How are the characters of Guo Ming and Teddy Sanders similar? How are they different? Compare and contrast the two characters.
Both Guo Ming and Teddy Sanders are in charge of their nation’s respective space programs. Guo Ming is the Director of the China National Space Administration; Teddy Sanders is in charge of NASA. Both men interact with representatives of their nation’s government, and represent their nation’s space program. They are both extremely intelligent and politically savvy.
Unlike Teddy Sanders, Guo Ming is well respected by his subordinates and is also a risk taker. He is trusted. When Zhu Tao comes to him with the idea of using the secret Taiyang Shen rocket booster to launch a resupply mission after NASA’s probe is destroyed in an unsuccessful launch, Guo Ming immediately recognizes the opportunity to advance China’s scientific and political interests by publicly rescuing the American mission. To make sure that the China National Space Administration receives appropriate benefits for the sacrifice it is about to make in giving up the Taiyang Shen booster rocket, Guo Ming takes an enormous risk. He contacts NASA directly instead of going through official government channels. By doing this, he risks losing his job or even his life if his actions are interpreted by his government as traitorous.
Teddy Sanders earns the contempt of his subordinates, who mistrust him due to his habit of manipulating people by concealing information from them. Sanders is the person who denies all requests for Mars satellite imagery to avoid the negative publicity of having people see Mark Watney’s body, and it is this act that keeps people from realizing Watney is alive. He keeps Mark Watney’s survival a secret from the Hermes crew, and he vetoes the Rich Purnell course change that has a much higher probability of rescuing Mark Watney because it is too risky to the Hermes crew. His lack of willingness to take risks causes his subordinates to label him as a coward.
How are women depicted in The Martian? Are they presented in a positive or a negative way?
Women in The Martian are presented in a positive way, but not an artificial way. They make up a substantial number of the characters in the book, and these characters tend to be well rounded and believable. Three examples of well-rounded characters are Commander Lewis, Annie Montrose, and Mindy Park.
Commander Lewis is in charge of the Ares 3 mission. She is well respected by her subordinates, and genuinely cares about them. Although she blames herself for leaving Mark Watney behind during the evacuation, ordering the evacuation was the right and necessary thing to do. She displays a few foibles such as a fondness for 1970s music and television.
Annie Montrose is an executive in charge of NASA’s media relations. She appears to have the respect of her peers. The decisions she makes are in line with what the reader wants to happen on Mark Watney’s behalf.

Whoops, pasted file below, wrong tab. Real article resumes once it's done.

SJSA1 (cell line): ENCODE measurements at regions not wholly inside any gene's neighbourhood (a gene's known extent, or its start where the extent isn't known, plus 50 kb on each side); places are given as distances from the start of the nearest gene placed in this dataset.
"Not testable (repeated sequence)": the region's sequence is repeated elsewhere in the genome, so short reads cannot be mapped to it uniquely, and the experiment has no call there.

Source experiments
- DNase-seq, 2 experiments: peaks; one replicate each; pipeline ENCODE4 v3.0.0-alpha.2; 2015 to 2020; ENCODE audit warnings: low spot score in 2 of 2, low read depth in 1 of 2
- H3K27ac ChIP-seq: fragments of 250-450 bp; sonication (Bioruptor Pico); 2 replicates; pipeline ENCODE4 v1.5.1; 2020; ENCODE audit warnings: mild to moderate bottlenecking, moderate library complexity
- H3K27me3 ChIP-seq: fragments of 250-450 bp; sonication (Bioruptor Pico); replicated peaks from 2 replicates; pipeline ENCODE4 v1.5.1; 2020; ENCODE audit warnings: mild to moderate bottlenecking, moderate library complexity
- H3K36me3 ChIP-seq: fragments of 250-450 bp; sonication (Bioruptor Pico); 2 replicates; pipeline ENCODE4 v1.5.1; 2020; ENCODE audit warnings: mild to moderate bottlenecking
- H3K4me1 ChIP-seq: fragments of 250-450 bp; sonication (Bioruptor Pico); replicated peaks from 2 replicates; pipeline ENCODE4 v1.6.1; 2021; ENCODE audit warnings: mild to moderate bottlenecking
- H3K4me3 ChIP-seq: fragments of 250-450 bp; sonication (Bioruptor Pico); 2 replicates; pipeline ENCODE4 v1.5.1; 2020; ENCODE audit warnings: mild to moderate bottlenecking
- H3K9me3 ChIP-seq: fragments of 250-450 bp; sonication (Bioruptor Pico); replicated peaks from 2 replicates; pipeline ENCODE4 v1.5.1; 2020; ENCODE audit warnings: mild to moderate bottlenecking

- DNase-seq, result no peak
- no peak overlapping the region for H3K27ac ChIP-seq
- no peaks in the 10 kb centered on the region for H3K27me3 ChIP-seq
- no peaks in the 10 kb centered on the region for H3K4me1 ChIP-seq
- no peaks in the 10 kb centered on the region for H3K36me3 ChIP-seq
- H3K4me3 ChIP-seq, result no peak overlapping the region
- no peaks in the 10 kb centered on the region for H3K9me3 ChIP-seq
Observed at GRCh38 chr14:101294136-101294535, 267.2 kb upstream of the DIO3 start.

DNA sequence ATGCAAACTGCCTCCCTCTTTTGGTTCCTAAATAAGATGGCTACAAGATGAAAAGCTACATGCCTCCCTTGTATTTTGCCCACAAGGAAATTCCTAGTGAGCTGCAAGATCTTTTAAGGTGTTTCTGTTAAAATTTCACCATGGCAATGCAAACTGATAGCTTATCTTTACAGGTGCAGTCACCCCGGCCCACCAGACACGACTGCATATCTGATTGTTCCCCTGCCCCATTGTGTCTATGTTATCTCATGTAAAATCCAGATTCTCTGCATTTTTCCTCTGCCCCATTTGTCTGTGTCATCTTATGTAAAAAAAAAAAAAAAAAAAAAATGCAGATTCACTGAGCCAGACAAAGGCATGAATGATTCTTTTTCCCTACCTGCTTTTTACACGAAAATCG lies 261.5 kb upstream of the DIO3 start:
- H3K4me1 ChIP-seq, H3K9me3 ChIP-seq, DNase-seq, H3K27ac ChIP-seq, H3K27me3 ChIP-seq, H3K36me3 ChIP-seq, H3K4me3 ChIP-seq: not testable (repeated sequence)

Mindy Park is a character who suffers from self-doubt and lack of confidence at the start of the book, however, she is a skilled analyst who is the first person to notice Mark Watney is alive. Over the course of the book, she gains confidence in her professional abilities.
How are scientists and engineers presented in The Martian? Does the storyline make use of any stereotypes?
The novel does recapitulate some cultural stereotypes of scientists—that they have difficulty rendering analysis in humane language, for example. But the novel also shows a number of different ways to be a scientist and do science. Watney loves science and puts it into practice daily on Mars; for him, science is a way of interacting with the world, not just a subject learned in school. NASA scientists also think creatively and solve problems on the fly—important parts of the scientific method that are often ignored in caricatured depictions of scientists in literature.
In what sense is the novel "science fiction," and in what sense is it an adventure story? How does genre affect the way the novel can be read?
The novel very clearly takes up a number of tropes related to science fiction: it takes place in the future, places a heavy emphasis on realistic science, and occurs in outer space. But the novel also carries on a framework of adventure and exploration story that has its roots in the 17th century and the very beginning of novelistic fiction in English. The notion, too, of Watney as "a man apart," who must re-create a world on his own, derives as much from Defoe's Robinson Crusoe as it does from the tradition of science fiction (which is in many ways instantiated by Jules Verne, in French, in the 19th century). It is important to note, too, that Watney's plotline is distinctly "adventure"-focused—and that he does not have a romantic partner waiting for him back on Earth. Others in the Hermes crew do, but in general, the romantic possibilities of the adventure story are sidelined, in The Martian, in exchange for scientific suspense.
Why does the novel end where it does? Would it be possible to follow Watney's adventures on Earth after the rescue?
Some adventure stories continue after the great escape episode has concluded, to show how the hero/heroine adjust to life back in their normal social context/milieu. But Weir makes the decision to end the novel with Watney among his crewmembers on the Hermes. This leaves up to the reader's imagination what the re-entry to life on Earth might be like. But it also underscores just how much Watney is realized, as a character, by his struggles in space. Very little of his life back on Earth is described (in essence, only his educational background and his love of the Cubs baseball team). Watney's personal life is left relatively open—it's what he does on Mars that is most important for Weir. The novel's abrupt ending also allows the reader to savor Watney's glee at being once again among his friends and crew.